“You mean that Bitcoin thing?”

For me, this person is my mother. A red-haired, middle-child and grandmother to three; she always has a way of standing out from the norm and thinking differently. Despite this rebellious nature and open-mind, the conversations of cryptocurrency have been a struggle to say the least.

As with many families across the world, the polarizing topic of Bitcoin has become a common dinner table discussion. Although the average age of cryptocurrency supporters seem to skew towards younger generations, it is not uncommon to have demographics in all directions passionately promoting their side of the debate.

As early adopters, it is not our responsibility to change the minds of others; but rather, foster the growth of understanding. Understanding that of which we do not accept is the first step to accepting that of which we do not understand. So mom, this is for you. This is cryptocurrency.

 

History of Change

In recent months, I have started to feel like a crypto missionary of sorts. Riding my altcoins into the abyss; knocking on every door who will answer. Telling people you are into cryptocurrency has become the new standard of announcing your vegan-ness or personal crossfit records.  It is many times frustrating to not be met with the same enthusiasm and excitement when discussing something you are so incredibly passionate about. But, can you really blame them?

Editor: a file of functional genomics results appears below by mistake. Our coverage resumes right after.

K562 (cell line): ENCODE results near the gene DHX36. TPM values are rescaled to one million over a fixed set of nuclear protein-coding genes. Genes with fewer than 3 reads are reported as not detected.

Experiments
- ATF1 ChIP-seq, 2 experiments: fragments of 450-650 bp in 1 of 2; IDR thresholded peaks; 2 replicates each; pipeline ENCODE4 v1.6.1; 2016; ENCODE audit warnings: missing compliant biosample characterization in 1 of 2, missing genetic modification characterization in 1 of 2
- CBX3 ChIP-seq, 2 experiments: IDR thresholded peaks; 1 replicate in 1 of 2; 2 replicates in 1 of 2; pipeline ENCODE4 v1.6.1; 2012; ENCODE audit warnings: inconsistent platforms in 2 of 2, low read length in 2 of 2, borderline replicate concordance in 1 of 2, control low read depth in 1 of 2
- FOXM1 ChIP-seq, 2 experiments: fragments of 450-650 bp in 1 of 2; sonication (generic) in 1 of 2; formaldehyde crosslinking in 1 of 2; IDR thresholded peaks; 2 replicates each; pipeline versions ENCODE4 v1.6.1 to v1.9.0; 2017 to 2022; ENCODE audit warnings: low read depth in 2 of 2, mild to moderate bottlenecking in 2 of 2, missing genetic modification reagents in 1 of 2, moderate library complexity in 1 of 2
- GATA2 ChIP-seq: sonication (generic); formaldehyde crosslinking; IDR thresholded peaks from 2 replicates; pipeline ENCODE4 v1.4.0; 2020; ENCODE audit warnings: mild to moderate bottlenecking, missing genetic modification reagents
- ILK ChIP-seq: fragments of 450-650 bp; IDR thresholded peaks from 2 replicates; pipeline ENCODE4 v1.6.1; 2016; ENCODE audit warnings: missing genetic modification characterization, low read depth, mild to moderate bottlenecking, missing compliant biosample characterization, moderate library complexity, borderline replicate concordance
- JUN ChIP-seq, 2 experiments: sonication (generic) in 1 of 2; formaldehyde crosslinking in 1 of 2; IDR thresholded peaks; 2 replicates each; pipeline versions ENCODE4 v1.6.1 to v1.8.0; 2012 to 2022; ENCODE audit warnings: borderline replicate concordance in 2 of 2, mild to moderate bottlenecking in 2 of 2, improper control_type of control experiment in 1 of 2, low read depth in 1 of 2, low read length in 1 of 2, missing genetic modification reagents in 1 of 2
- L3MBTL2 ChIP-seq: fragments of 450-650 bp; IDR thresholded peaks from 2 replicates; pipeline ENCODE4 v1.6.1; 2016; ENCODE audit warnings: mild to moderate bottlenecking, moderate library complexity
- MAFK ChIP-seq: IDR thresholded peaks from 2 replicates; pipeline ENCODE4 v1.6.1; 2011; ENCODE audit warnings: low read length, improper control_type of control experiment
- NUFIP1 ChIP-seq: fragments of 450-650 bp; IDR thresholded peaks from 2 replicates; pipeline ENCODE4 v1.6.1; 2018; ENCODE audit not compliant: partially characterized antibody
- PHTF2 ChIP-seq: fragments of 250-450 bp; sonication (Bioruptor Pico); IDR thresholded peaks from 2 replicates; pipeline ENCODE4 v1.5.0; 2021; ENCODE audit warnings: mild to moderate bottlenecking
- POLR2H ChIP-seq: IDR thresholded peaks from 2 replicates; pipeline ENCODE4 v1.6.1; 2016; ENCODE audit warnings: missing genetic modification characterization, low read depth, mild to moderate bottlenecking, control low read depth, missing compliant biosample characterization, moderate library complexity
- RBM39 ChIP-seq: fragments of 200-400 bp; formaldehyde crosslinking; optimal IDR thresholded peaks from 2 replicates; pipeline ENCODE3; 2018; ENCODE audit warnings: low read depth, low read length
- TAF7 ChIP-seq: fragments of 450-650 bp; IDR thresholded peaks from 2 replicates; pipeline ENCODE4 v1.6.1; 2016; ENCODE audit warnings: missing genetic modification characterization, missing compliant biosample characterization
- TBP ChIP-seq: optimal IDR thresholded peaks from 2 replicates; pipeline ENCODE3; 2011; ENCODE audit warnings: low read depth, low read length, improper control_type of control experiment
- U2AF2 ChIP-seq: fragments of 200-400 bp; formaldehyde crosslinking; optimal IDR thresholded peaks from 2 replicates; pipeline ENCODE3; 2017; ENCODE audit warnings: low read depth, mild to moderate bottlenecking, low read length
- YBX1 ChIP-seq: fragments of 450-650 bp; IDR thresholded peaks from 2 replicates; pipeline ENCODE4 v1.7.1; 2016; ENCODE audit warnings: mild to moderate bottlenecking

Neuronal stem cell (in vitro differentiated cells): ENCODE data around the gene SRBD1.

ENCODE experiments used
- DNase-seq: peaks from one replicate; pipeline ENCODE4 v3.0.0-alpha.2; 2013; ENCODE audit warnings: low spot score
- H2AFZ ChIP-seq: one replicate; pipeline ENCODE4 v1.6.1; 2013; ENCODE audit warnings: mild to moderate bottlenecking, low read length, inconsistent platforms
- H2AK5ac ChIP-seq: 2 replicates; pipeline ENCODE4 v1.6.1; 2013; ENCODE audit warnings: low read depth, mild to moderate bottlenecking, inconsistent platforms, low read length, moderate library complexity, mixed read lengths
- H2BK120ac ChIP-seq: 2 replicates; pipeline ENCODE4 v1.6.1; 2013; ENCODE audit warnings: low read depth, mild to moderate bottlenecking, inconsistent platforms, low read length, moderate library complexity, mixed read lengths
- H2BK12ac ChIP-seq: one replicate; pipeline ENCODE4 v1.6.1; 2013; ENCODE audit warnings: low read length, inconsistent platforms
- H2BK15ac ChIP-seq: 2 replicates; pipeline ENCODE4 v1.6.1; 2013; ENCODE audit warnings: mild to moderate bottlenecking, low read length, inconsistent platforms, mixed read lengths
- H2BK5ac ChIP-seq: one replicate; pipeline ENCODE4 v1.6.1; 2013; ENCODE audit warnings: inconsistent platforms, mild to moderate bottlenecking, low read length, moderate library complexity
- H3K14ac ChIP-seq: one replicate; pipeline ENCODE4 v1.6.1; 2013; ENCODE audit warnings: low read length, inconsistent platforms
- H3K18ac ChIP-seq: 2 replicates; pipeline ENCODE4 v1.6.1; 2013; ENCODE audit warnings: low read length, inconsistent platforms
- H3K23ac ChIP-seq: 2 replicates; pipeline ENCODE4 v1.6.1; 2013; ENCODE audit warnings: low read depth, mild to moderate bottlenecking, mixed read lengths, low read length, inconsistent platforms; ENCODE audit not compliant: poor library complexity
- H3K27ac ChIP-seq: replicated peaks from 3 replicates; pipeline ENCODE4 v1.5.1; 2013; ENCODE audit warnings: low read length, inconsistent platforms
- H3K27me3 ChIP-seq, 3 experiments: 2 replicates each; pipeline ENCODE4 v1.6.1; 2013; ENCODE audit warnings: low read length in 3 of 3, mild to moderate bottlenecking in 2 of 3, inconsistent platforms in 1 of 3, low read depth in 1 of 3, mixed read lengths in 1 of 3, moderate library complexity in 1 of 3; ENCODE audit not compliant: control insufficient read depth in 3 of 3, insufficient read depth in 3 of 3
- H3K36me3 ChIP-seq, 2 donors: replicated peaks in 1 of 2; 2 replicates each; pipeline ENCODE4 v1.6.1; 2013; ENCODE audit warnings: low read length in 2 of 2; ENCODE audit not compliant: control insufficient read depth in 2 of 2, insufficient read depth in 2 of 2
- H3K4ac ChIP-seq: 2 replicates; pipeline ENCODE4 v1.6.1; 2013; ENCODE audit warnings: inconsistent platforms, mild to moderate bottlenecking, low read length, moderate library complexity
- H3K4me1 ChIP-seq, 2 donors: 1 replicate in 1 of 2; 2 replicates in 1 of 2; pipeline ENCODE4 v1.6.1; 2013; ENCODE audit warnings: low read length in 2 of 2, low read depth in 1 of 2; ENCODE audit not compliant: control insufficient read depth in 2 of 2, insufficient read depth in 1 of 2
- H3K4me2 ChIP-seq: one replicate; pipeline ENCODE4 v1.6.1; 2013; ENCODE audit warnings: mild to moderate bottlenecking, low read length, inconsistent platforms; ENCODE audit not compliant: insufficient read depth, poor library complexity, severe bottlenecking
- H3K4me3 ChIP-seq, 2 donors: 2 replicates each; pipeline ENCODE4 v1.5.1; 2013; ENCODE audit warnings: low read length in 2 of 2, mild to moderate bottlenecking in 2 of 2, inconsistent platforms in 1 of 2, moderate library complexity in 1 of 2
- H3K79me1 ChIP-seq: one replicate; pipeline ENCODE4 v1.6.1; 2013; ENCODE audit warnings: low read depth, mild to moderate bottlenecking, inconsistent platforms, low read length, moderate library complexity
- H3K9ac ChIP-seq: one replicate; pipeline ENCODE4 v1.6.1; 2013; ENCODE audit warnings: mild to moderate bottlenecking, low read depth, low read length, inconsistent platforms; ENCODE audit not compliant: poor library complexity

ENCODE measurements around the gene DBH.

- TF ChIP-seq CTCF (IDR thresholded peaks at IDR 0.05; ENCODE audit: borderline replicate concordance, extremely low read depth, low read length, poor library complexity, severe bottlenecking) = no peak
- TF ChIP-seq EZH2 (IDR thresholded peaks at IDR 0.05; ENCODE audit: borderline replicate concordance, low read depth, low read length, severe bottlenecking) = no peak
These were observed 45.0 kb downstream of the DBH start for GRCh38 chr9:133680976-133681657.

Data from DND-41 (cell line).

In 1995, the prominent magazine “Newsweek” published an article criticizing the internet with some pretty confident remarks:

“The truth in no online database will replace your daily newspaper, no CD-ROM can take the place of a competent teacher and no computer network will change the way government works.”